Company tobacco policies

By January 2013, all six major studios that control the Motion Picture Association of America had published individual company policies addressing tobacco depictions in their G, PG and PG-13 films. The policies vary in detail, but none match the evidence-based policy solutions endorsed by health experts worldwide.

Company policy loopholes often allow smoking for undefined 'creative' reasons or other subjective criteria. Film company policies also exempt the many studio-distributed films produced by a third-party or with a co-production partner, or produced outside the United States.


Despite adoption of company policies, tobacco content in youth-rated films has persisted at dangerous levels. No film company, before or after adopting its policy, has effectively eliminated smoking from its youth-rated films for more than a short period. In 2014, the US CDC observed that 'individual company policies alone have not been shown to be efficient in minimizing smoking in movies.'

The table below shows when each MPAA-member company adopted and revised its policy on tobacco depictions; lists some examples of policy language too subjective to be enforceable; and shows what percentage of each company's PG-13 films have included tobacco imagery, from the date the policy was adopted through 2014.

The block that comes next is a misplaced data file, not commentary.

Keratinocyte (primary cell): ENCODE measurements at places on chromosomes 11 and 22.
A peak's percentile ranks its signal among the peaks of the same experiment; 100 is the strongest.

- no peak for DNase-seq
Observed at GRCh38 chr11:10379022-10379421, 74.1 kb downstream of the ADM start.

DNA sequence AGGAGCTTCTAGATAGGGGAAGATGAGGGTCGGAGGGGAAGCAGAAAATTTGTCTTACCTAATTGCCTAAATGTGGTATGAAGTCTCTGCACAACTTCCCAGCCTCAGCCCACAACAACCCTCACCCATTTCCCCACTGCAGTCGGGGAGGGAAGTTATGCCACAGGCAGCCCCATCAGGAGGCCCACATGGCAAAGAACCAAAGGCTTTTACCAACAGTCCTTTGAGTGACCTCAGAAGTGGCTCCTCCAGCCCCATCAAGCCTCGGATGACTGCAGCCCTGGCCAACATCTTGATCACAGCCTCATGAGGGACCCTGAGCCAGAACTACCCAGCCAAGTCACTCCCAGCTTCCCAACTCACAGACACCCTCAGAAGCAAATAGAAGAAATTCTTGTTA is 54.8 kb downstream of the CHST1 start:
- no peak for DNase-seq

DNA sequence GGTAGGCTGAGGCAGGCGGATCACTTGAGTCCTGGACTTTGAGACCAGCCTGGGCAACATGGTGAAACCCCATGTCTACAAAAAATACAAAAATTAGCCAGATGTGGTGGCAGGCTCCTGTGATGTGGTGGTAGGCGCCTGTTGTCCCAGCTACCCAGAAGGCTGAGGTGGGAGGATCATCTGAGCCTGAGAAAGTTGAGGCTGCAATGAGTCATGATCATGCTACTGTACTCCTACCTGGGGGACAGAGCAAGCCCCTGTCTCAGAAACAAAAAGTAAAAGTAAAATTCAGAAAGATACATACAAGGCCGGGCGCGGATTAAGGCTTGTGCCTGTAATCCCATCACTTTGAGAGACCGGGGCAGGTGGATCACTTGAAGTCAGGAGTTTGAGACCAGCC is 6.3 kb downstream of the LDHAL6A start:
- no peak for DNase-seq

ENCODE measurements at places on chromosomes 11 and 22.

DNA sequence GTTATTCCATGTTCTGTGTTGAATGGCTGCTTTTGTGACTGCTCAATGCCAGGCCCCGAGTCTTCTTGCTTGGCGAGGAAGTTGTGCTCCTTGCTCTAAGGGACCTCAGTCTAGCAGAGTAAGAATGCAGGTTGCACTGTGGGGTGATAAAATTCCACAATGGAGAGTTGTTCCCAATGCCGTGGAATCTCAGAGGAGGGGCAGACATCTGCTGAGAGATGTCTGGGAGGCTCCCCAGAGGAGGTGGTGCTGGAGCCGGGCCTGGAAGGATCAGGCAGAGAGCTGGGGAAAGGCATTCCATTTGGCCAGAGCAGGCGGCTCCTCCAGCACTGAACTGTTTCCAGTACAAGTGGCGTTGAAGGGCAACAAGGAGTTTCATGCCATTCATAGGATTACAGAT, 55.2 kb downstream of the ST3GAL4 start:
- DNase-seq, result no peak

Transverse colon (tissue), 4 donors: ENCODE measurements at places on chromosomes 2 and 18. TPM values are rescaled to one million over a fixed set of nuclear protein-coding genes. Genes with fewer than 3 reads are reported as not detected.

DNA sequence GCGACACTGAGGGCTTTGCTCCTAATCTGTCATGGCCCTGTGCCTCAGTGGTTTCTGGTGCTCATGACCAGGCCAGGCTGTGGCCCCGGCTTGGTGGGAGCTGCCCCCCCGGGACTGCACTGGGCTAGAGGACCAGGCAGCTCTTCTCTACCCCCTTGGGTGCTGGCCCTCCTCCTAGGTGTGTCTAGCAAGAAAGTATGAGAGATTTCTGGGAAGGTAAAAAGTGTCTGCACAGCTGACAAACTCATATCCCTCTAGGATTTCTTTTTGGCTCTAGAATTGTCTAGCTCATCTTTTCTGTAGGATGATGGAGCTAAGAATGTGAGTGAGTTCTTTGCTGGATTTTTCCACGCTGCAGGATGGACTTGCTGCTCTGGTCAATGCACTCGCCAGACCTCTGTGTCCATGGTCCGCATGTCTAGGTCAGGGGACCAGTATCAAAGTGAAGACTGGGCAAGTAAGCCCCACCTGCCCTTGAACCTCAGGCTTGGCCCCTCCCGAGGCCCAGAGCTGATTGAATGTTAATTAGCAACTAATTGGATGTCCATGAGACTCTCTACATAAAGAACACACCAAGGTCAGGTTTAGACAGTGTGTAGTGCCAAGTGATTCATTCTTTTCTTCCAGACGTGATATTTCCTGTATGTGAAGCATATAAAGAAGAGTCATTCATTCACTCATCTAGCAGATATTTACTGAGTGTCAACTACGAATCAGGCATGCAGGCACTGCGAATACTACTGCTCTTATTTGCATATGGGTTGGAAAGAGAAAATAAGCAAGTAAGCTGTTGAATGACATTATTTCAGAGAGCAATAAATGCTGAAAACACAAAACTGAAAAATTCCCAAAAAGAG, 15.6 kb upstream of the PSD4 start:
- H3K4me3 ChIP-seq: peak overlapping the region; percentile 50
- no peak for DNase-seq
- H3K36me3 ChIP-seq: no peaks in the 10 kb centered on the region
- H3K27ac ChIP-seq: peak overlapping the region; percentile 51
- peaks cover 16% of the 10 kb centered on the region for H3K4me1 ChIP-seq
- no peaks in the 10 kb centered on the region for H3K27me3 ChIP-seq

Company tobacco policies | % of company's PG-13 films with smoking under each policy

Company Policy dated Subjective exceptions PG-13 w/ smoking
Comcast (Universal) 2007 'importance,' 'factual or creative standpoint,' 'difficulty in removing it' 48%
Disney 2007, 2012, 2015 portrayals of 'smoking in an unfavorable light or [that] emphasize the negative consequences' 30%
Fox 2012 'historical, biographical or cultural context,' 'important ... from a factual or creative standpoint' 47%
Sony 2012 'important tie to the creative context of the project or the creative vision of the filmmaker' 65%
Time Warner 2005, 2007 'compelling creative reason' 44%
Viacom (Paramount) 2013 'creative vision ... filmmaker believes that the depiction of smoking or tobacco is important to the film' 23%

 

Film data driven by Thumbs Up! Thumbs Down!, a project of Breathe California